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Laboratory studies of social stratification and “class” Anna Gunnthorsdottir Australian School of Business and Vienna Univ. of Economics & Business Kevin McCabe George Mason Univ . Stefan Seifert Technical Univ. Karlsruhe Jianfei Shen , Univ. of New South Wales

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Laboratory studies of

social stratification and “class”

Anna Gunnthorsdottir

Australian School of Business and Vienna Univ. of Economics & Business

Kevin McCabeGeorge Mason Univ.

Stefan Seifert Technical Univ. Karlsruhe

JianfeiShen, Univ. of New South Wales

Palmar Thorsteinsson, Univ. of Iceland

Roumen Vragov The Right Incentive, NY

J. Pub. Econ. 2010; Res. Exptal Econ. 2010

three main findings from the program
Three main findings from the program

1) We are responsive to social stratification (“class”)

2) We respond efficiently & precisely (eqm!) to social organization based on contribution (“merit”)

3) We can, in the aggregate, tacitly coordinate complex non-obvious asymmetric equilibria.

It is however not quite clear how.

magic
“Magic”

“…to a psychologist [the tacit coordination of an asymmetric equilibrium in a (simple) Market Entry game] looks like ‘Magic’.”

Kahneman, 1988, p.12

Kahneman, D. (1988). Experimental economics: a psychological perspective. In Tietz, R., Albers, W., Selten, R. (Eds.), Bounded Rational Behavior in Experimental Games and Markets. Berlin: Springer, pp. 11-18.

the group based meritocracy mechanism gbm
The Group-based Meritocracy Mechanism (GBM)

Level1

(VCM)

Level 2

Competition for unit membership

the voluntary contribution mechanism vcm

The Voluntary Contribution Mechanism (VCM)

Isaac, R.M., McCue, K. F., & Plott, C. R. (1984). Public goods provision in an experimental environment. Journal of Public Economics, 26, 51-74.

divide endowment between two accounts
Divide endowment between two accounts

For a social dilemma, set g > 1 and g < n

the 2 nd gbm layer
The 2nd GBM layer

Level1

(VCM)

Level 2

Competition for team membership

basic requirements for a model of contribution based grouping
Basic requirements for a model of contribution-based grouping
  • Group membership is competitively and solely based on individual contributions
  • The equilibrium analysis extends across all players and all groups, since players compete for membership in groups that vary in their payoff
  • In the causal chain, the contribution decision precedes grouping and associated payoff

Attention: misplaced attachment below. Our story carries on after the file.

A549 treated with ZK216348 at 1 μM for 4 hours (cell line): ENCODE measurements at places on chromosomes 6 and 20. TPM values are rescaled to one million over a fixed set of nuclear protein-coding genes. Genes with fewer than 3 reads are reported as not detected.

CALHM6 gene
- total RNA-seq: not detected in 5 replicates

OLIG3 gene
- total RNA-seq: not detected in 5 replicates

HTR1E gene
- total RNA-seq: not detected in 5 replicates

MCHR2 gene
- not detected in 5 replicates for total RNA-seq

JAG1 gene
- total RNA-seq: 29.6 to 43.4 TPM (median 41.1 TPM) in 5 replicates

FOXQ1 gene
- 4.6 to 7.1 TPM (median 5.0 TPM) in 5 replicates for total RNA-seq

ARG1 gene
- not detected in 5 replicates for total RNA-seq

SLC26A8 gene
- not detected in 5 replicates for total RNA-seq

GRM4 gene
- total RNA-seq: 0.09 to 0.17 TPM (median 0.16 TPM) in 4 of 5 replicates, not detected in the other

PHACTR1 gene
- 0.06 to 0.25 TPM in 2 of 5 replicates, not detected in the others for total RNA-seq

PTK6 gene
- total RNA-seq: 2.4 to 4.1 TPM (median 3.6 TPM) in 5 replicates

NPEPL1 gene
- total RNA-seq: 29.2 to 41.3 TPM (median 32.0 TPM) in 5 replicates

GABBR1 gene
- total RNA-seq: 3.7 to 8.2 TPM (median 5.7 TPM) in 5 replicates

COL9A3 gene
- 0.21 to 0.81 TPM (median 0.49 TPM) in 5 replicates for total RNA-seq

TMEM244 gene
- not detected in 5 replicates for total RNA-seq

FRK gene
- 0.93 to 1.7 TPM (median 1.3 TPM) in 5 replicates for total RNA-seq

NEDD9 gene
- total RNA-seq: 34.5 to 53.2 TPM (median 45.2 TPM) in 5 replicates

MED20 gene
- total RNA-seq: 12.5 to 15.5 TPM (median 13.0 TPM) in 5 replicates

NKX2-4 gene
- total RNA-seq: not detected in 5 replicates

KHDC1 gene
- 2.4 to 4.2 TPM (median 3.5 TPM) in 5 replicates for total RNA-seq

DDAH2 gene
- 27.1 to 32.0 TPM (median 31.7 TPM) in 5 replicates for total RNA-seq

gbm equilibria in pure strategies
GBM equilibria (in pure strategies)
  • Free-riding equilibrium where nobody contributes

2) “Near-efficient” equilibrium (NEE)

    • z < n contribute 0, the rest contribute their entire endowment
    • Payoff dominant*

* Harsanyi, J. & R. Selten, 1988. A General Theory of Equilibrium Selection in Games.Cambridge, MA: MIT Press.

for the near efficient equilibrium players must
For the near-efficient equilibrium, players must:
  • Coordinate which of the two equilibria to play
  • “Grasp” a non-obvious asymmetric equilibrium
  • Play only 2 out of their 101 strategies
  • Play only their corner strategies (0 or 100)
  • Play the two corner strategies in the right frequencies
  • Tacitly coordinate who plays which strategy
experiment parameters
Experiment parameters

w(i=1,2,…N) = 100

N = total number of players = 12

Group sizen= 4

g = 2

MPCR = 0.5

z = 2

# rounds = 80

one type more able to contribute than the other type
One type more able to contribute than the other type

Type “Low”: wL = 80

Type“High”: wH= 120

N = 12

NH= 6

NL= 6

n = 4

g/n = MPCR = 0.5

# rounds= 80

Equilibria in pure strategies:

[0, 0, 0, 0, 0, 0, 0, 0, 0, 0, 0, 0]

[0, 0, 80, 80, 80, 80, 120, 120, 120, 120, 120, 120]

mingling cannot be avoided
… mingling cannot be avoided

Low ability members try to sponge off high-ability members in the mixed group

High-ability members would like to escape this exploitation but can’t

segregated with castes
…“segregated with castes”

Assume NH mod n = 0 and NL≥ 2n

For example:

wL = 80 and wH = 120

NH = 4 and NL = 8

Is there an equilibrium w. positive contributions?

payoff dominant equilibrium prediction
Payoff-dominant equilibrium prediction

s* = {0, 0, 80, 80, 80, 80, 80, 80, 81, 81, 81, 81, 81}

(Non-contribution by all

remains an alternative pure-strategy equilibrium)

a simple model of merit based grouping
A simple model of merit-based grouping

No lags, no reputation, no information asymmetry about contribution or the distribution of abilities to contribute

What you contribute determines where you find yourself (with an element of chance incorporated), with whom, and how much you earn.

A “perfect” world in that contribution, or a change in behavior for the better, is instantly recognized, and “transgressions”are immediately forgotten.

class
Class

E (1-12) = {80, 85, … 130, 135}

N = 12

n = 4

g/n = 0.5

T= 80

No NEE, not even considering that the strategy space is discrete

Only a ZEE, a pure-mixed strategy eqm not yet fully excluded

conclusions
Conclusions

Experimental subject respond in a natural, efficient and predictable way to contribution-based organization (policy?) – and they respond as “homini economici”

Subjects respond to differences based on ability (Rousseau: “products of nature”) and aim to maintain and exploit positions that stem from these differences

Aggregates of subjects are capable of tacit coordination to much larger extent than previously realized (How?)